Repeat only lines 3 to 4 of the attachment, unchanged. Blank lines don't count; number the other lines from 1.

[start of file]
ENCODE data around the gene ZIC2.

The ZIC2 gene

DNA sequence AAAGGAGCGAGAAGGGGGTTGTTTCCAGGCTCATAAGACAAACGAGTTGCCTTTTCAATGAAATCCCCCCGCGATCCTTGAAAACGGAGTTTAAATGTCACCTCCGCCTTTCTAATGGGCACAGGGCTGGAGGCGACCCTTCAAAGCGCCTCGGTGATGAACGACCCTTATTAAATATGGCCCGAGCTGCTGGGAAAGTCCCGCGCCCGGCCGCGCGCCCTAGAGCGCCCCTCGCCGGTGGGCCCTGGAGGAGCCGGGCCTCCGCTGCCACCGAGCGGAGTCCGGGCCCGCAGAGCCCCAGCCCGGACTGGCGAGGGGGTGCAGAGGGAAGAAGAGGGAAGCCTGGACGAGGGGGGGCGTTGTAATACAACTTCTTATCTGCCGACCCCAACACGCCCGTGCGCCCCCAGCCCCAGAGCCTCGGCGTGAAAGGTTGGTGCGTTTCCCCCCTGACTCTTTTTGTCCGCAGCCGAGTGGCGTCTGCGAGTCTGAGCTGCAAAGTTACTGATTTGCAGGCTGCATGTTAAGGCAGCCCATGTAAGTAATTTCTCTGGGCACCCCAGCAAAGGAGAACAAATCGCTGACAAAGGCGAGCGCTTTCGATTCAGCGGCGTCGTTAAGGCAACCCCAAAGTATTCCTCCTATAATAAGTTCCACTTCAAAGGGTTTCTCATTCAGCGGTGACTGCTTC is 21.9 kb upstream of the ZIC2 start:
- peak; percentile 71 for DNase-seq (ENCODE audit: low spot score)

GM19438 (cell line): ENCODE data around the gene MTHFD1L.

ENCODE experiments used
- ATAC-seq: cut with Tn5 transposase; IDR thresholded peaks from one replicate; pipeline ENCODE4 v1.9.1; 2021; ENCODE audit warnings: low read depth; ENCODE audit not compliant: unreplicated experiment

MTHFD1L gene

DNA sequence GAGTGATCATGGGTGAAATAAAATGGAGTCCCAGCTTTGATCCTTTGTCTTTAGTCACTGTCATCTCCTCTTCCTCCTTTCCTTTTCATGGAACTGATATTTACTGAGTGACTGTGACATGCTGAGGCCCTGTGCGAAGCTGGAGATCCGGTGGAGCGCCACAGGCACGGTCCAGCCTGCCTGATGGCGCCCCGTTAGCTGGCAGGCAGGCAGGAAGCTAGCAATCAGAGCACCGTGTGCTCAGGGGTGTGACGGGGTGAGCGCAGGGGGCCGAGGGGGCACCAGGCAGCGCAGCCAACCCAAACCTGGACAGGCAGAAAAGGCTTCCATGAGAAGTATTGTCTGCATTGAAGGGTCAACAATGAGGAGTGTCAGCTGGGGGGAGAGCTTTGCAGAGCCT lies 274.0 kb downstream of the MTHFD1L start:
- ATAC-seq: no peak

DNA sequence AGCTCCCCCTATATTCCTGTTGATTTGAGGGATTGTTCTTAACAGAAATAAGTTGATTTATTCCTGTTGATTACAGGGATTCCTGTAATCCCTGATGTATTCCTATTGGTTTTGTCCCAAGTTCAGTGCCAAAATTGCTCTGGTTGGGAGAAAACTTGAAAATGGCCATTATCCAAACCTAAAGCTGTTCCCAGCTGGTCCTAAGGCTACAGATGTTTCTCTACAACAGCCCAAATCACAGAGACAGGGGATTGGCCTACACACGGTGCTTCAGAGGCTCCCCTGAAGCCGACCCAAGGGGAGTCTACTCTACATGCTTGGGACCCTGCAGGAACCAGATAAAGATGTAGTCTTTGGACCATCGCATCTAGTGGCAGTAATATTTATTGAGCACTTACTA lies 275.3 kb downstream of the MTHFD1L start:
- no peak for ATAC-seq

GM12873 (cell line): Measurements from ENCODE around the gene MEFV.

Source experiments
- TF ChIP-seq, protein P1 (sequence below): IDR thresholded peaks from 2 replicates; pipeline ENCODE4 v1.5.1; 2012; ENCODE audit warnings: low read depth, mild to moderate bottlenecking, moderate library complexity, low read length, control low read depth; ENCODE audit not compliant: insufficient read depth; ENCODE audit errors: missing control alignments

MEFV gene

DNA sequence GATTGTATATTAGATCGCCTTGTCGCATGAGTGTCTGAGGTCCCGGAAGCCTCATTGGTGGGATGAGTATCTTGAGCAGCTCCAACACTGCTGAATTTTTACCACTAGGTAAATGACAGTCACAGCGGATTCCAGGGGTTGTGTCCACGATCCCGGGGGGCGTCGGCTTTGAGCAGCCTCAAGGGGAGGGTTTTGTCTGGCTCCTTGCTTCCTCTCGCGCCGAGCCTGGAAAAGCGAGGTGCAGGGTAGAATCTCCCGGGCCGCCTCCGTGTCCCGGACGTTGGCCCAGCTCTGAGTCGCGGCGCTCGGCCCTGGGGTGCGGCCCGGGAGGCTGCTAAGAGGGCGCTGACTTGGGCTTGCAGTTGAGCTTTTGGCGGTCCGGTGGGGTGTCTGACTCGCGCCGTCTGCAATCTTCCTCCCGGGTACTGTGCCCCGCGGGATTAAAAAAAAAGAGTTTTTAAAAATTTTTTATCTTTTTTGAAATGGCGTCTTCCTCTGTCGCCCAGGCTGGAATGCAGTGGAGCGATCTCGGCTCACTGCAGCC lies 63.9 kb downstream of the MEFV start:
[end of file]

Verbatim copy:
DNA sequence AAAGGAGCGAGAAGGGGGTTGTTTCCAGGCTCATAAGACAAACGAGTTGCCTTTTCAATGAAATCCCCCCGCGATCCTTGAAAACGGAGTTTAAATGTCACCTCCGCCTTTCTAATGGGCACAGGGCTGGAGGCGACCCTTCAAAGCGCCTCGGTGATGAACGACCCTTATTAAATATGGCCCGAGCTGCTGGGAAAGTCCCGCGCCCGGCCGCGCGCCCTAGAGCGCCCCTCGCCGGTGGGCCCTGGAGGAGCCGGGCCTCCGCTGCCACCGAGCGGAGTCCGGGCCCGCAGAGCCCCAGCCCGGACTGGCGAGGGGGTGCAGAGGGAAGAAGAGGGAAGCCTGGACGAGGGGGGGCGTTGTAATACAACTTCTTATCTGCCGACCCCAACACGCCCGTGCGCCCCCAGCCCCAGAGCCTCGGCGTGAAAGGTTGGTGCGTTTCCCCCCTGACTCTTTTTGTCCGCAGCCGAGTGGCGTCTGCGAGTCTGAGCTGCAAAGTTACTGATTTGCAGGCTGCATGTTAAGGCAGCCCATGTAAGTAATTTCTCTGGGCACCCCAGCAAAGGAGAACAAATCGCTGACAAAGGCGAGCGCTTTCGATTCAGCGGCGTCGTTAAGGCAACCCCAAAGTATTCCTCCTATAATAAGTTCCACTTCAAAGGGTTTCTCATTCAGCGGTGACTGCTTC is 21.9 kb upstream of the ZIC2 start:
- peak; percentile 71 for DNase-seq (ENCODE audit: low spot score)